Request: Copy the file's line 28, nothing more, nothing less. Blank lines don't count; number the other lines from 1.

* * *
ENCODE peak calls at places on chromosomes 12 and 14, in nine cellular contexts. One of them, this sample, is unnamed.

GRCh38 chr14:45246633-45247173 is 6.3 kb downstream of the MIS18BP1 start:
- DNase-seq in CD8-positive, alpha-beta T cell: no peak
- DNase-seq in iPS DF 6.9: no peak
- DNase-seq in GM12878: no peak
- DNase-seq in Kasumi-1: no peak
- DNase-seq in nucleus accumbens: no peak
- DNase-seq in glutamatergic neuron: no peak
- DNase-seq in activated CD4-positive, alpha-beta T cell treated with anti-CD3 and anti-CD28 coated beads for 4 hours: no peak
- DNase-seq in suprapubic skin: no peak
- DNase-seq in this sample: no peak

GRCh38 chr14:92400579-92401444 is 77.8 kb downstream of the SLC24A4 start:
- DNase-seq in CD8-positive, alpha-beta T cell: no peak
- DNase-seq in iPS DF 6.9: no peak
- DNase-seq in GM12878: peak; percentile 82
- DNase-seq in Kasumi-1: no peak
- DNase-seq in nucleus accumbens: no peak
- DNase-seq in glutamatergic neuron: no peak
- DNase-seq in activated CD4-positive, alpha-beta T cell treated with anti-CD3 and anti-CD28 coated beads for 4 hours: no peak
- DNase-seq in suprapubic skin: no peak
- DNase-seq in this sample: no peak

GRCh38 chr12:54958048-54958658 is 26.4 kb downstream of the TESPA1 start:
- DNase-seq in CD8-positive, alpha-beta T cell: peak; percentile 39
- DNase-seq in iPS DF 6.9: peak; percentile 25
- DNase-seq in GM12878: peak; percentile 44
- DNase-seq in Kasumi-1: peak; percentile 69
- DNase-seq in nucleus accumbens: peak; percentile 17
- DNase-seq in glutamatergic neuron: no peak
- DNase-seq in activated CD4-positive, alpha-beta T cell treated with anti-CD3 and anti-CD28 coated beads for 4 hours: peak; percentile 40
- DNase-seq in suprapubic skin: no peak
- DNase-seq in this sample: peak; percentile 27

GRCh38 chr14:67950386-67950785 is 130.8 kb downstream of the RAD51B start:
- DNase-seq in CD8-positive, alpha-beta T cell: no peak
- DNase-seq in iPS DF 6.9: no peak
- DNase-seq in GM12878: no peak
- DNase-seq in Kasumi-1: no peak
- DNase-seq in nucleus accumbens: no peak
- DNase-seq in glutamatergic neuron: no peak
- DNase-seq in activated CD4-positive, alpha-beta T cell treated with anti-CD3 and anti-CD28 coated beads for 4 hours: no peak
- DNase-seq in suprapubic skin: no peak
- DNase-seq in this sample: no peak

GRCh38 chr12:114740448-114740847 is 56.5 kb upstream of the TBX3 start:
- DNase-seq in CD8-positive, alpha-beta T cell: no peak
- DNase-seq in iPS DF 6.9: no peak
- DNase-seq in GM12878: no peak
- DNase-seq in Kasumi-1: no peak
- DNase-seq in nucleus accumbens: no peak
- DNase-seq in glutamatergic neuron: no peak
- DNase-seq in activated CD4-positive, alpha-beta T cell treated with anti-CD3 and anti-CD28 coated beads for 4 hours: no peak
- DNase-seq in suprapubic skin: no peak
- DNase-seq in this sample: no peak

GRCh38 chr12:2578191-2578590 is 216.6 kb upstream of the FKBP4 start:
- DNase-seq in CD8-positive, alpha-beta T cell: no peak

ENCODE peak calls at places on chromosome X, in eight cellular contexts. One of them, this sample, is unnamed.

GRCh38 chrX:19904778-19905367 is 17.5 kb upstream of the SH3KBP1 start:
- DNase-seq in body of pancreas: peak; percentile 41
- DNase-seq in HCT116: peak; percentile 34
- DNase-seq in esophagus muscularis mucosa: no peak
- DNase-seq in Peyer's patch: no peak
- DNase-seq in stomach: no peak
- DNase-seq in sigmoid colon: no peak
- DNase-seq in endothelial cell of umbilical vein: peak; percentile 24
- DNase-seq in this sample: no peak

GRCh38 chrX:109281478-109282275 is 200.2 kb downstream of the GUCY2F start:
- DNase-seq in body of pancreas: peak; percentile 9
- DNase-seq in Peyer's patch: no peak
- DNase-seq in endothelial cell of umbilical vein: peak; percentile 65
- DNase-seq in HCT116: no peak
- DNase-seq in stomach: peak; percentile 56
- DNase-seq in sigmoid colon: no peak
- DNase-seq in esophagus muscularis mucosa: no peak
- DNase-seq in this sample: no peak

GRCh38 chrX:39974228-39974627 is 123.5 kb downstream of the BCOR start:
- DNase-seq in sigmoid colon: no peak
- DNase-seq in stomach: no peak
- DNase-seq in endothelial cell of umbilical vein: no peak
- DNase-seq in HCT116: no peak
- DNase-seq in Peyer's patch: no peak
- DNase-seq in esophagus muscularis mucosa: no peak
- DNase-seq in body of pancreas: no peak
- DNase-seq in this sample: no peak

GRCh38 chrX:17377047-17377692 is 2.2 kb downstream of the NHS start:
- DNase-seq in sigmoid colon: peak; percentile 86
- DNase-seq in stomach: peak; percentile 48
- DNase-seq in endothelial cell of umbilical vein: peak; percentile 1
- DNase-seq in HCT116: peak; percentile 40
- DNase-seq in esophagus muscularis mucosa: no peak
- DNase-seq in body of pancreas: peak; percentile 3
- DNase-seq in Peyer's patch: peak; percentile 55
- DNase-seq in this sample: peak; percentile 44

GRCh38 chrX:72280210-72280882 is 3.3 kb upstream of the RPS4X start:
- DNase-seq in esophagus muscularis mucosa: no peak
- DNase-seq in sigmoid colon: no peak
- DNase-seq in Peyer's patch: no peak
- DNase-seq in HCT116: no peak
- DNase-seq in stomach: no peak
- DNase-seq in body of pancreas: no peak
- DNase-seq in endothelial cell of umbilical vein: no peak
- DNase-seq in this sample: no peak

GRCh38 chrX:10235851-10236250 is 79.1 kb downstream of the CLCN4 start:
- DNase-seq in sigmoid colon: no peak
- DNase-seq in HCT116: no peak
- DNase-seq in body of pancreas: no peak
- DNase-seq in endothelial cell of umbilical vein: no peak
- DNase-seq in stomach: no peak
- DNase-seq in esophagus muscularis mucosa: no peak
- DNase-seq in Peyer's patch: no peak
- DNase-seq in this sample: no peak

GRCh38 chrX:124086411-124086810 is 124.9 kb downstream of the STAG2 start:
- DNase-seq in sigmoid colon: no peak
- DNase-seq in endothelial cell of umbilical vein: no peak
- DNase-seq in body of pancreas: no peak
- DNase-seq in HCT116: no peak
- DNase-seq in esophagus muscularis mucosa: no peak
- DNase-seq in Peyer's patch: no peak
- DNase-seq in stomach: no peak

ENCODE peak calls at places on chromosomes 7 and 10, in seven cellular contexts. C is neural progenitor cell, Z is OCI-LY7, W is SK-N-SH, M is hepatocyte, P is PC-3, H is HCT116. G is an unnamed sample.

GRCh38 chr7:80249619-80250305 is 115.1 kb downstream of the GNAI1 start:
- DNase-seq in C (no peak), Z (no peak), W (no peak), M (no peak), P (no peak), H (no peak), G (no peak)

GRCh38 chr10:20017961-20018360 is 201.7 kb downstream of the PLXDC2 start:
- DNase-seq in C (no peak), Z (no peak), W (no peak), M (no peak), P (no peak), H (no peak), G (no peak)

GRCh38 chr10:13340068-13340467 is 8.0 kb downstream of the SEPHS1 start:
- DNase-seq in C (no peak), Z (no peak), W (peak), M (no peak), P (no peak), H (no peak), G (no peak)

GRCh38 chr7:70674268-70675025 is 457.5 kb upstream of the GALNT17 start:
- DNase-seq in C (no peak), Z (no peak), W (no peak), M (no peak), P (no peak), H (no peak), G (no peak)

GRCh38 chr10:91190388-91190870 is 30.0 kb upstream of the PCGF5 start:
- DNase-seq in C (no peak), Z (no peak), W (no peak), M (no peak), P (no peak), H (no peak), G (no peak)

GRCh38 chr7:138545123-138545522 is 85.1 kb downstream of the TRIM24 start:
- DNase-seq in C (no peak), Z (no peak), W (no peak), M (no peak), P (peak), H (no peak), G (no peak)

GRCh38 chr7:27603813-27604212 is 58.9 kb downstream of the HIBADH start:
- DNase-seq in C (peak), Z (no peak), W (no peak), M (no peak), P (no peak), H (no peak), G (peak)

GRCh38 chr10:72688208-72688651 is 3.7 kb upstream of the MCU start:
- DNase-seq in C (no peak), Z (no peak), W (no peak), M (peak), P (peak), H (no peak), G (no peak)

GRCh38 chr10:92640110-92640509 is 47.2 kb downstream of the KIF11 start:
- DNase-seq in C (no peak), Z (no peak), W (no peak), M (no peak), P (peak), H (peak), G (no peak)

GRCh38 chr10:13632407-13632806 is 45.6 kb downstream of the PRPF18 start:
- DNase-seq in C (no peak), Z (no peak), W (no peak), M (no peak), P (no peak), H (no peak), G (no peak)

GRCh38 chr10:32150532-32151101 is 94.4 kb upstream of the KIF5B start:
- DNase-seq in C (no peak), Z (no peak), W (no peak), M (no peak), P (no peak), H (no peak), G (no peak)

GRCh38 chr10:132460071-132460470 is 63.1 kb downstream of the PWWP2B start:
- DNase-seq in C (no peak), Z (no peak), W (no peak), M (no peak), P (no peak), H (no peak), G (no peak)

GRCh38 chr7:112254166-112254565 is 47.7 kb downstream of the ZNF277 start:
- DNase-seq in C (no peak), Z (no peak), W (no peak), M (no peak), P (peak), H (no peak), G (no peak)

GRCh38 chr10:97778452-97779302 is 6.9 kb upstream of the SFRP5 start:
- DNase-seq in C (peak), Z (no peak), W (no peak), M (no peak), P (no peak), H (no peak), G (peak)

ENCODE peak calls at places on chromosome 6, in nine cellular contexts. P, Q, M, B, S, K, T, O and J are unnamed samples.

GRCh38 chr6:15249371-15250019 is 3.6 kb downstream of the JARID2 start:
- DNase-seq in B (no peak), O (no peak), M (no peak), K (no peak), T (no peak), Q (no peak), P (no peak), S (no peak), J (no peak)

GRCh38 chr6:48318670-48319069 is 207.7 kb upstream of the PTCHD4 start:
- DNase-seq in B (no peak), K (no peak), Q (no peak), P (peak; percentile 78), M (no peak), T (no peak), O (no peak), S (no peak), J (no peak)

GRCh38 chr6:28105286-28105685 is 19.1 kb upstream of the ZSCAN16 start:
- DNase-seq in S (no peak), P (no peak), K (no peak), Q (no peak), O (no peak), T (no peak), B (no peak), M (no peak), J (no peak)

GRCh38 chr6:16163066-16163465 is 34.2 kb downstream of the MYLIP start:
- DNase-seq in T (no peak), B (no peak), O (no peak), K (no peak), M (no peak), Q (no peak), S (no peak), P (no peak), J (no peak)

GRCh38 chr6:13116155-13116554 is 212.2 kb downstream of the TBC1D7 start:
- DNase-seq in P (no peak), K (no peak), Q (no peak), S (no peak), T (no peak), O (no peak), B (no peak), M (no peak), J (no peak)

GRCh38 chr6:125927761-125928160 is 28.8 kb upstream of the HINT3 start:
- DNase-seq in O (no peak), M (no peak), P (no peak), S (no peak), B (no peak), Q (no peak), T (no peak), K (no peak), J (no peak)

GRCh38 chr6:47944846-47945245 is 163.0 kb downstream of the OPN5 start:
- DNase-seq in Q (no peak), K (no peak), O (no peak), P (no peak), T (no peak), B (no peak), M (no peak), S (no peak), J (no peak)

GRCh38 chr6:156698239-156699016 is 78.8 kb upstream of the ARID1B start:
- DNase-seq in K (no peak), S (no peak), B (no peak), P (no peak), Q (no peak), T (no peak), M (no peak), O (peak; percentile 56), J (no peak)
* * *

- DNase-seq in glutamatergic neuron: no peak